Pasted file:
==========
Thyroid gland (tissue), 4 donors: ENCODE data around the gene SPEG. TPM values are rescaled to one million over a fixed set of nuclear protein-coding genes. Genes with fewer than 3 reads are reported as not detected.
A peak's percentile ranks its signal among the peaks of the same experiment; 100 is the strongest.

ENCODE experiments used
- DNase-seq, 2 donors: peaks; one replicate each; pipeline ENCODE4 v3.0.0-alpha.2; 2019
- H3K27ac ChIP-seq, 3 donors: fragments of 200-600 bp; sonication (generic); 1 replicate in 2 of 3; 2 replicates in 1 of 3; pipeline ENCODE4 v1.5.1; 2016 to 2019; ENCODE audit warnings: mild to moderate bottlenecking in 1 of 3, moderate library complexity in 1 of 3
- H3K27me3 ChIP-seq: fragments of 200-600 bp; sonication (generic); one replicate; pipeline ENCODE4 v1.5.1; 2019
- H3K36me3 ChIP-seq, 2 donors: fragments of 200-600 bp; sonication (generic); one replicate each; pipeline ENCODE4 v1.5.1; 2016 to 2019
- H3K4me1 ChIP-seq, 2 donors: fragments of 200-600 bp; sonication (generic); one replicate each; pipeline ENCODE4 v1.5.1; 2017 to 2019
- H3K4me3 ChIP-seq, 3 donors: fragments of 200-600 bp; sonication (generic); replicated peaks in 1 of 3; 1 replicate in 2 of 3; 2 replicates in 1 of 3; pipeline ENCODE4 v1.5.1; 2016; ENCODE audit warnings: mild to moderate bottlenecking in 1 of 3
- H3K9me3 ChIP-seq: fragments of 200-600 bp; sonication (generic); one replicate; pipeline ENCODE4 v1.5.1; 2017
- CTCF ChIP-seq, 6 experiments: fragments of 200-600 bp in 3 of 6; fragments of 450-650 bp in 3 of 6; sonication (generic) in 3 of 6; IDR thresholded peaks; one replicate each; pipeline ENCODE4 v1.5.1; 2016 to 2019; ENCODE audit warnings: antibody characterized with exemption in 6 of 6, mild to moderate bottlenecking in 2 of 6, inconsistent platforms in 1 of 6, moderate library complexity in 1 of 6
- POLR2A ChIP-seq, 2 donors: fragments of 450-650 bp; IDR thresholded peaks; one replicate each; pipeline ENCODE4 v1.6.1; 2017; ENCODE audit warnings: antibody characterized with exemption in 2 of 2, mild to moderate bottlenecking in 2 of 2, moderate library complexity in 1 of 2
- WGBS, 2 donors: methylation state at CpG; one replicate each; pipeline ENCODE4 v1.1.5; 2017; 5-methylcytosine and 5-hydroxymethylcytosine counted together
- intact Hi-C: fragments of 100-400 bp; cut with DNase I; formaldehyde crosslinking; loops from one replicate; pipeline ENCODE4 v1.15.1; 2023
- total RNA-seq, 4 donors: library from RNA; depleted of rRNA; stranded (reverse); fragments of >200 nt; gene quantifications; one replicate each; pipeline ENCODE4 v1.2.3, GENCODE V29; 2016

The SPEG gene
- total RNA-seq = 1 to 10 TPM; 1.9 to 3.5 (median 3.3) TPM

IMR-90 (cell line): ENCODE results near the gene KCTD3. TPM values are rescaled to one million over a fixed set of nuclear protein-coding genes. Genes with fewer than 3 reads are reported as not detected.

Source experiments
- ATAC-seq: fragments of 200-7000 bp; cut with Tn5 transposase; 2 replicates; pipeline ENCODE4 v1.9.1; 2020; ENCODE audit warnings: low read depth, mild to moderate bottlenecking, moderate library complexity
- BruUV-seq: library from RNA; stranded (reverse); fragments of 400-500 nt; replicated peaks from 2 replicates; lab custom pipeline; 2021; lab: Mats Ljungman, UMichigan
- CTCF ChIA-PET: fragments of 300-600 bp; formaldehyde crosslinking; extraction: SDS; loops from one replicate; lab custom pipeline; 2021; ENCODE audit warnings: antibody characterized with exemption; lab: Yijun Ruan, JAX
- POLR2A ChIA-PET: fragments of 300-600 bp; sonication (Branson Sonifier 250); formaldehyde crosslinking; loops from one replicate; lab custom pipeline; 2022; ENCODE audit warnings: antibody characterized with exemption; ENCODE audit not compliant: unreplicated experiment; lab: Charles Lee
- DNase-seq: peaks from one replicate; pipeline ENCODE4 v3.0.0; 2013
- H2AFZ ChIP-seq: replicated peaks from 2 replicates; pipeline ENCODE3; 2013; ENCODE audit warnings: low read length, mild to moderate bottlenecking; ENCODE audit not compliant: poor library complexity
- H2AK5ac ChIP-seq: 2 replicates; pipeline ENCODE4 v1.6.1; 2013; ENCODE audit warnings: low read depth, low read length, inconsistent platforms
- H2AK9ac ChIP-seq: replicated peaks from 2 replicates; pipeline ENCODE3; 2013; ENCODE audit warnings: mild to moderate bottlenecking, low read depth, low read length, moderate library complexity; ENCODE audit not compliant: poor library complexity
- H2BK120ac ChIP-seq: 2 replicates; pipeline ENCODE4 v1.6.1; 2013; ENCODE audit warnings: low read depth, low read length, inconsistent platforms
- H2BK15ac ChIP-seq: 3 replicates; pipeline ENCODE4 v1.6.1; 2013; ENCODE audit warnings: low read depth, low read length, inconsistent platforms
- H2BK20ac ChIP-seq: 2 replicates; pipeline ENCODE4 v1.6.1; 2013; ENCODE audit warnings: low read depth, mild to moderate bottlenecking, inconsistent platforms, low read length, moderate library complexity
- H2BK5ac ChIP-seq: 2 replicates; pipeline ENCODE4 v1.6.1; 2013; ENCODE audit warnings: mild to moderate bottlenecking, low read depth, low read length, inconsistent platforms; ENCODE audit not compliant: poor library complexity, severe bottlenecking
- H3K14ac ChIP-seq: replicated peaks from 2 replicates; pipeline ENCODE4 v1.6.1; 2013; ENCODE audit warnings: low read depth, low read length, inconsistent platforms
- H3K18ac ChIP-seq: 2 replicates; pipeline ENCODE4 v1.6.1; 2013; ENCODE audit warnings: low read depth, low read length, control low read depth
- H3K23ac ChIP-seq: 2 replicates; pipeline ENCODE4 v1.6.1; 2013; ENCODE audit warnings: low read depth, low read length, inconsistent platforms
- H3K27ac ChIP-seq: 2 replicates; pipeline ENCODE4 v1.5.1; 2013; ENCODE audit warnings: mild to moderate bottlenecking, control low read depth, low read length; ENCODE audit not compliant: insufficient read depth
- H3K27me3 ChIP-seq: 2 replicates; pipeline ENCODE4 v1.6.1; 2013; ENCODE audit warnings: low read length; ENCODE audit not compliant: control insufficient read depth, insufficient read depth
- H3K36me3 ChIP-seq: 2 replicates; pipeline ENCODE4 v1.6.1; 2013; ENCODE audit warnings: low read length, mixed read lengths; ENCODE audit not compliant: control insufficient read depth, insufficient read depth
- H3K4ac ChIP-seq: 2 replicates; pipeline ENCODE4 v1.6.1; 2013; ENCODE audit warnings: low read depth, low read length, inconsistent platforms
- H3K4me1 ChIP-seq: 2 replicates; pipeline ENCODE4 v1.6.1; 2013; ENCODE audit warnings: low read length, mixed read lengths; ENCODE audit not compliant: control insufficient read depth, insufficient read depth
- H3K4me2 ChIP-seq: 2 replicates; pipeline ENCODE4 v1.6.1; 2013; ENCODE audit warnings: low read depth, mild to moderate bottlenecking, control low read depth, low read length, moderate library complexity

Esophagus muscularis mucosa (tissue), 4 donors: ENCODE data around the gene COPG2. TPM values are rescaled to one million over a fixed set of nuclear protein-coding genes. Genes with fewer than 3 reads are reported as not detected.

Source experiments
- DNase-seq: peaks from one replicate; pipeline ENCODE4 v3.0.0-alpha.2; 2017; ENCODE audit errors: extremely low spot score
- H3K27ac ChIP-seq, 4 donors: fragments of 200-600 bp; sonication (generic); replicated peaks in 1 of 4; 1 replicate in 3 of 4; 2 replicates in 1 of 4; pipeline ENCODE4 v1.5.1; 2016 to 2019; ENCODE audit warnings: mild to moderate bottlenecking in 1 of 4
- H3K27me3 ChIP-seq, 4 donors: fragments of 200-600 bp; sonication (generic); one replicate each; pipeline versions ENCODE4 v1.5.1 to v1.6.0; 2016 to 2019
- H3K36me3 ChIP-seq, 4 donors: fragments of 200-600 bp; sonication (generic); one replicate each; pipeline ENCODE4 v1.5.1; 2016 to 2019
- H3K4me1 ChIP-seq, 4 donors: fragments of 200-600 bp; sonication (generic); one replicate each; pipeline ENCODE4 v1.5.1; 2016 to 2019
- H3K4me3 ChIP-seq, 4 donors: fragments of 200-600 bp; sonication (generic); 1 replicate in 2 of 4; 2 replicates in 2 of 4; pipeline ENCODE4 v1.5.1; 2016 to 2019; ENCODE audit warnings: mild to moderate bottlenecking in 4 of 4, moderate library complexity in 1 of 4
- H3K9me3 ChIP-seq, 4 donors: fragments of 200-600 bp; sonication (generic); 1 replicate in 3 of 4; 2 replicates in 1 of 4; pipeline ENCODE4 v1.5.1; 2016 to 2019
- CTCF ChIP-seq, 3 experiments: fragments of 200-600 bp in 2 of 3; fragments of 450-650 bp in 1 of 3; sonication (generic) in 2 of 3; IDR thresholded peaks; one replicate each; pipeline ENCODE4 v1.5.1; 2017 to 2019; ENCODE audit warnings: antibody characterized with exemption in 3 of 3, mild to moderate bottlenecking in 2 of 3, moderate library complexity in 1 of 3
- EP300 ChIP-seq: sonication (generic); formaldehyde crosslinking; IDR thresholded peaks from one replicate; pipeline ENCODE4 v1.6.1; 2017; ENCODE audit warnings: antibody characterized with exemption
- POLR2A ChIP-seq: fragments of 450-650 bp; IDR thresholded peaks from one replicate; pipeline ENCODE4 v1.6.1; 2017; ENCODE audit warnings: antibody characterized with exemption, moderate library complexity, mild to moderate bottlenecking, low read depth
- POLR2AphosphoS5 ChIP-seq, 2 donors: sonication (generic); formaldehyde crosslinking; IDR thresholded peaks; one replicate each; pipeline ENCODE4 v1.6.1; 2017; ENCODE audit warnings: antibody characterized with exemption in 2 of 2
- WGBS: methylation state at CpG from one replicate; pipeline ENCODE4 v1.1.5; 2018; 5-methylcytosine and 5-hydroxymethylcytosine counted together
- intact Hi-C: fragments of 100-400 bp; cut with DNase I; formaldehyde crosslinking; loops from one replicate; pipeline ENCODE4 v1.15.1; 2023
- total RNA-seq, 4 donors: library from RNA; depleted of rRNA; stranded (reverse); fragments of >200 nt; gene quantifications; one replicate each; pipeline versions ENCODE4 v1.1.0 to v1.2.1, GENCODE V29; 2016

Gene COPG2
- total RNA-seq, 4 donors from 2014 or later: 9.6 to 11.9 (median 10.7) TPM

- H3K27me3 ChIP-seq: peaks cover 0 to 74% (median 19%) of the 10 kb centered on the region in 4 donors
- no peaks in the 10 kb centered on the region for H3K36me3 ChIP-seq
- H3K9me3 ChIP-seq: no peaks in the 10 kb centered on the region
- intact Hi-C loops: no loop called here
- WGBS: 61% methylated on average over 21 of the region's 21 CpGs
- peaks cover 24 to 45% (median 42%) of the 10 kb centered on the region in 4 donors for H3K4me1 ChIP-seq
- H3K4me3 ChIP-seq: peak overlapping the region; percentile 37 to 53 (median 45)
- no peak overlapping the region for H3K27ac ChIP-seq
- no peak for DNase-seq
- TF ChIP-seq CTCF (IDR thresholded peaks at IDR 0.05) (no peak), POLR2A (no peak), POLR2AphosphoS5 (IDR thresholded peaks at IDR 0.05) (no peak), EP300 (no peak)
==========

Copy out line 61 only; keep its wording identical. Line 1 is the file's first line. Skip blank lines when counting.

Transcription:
- H3K9me3 ChIP-seq: no peaks in the 10 kb centered on the region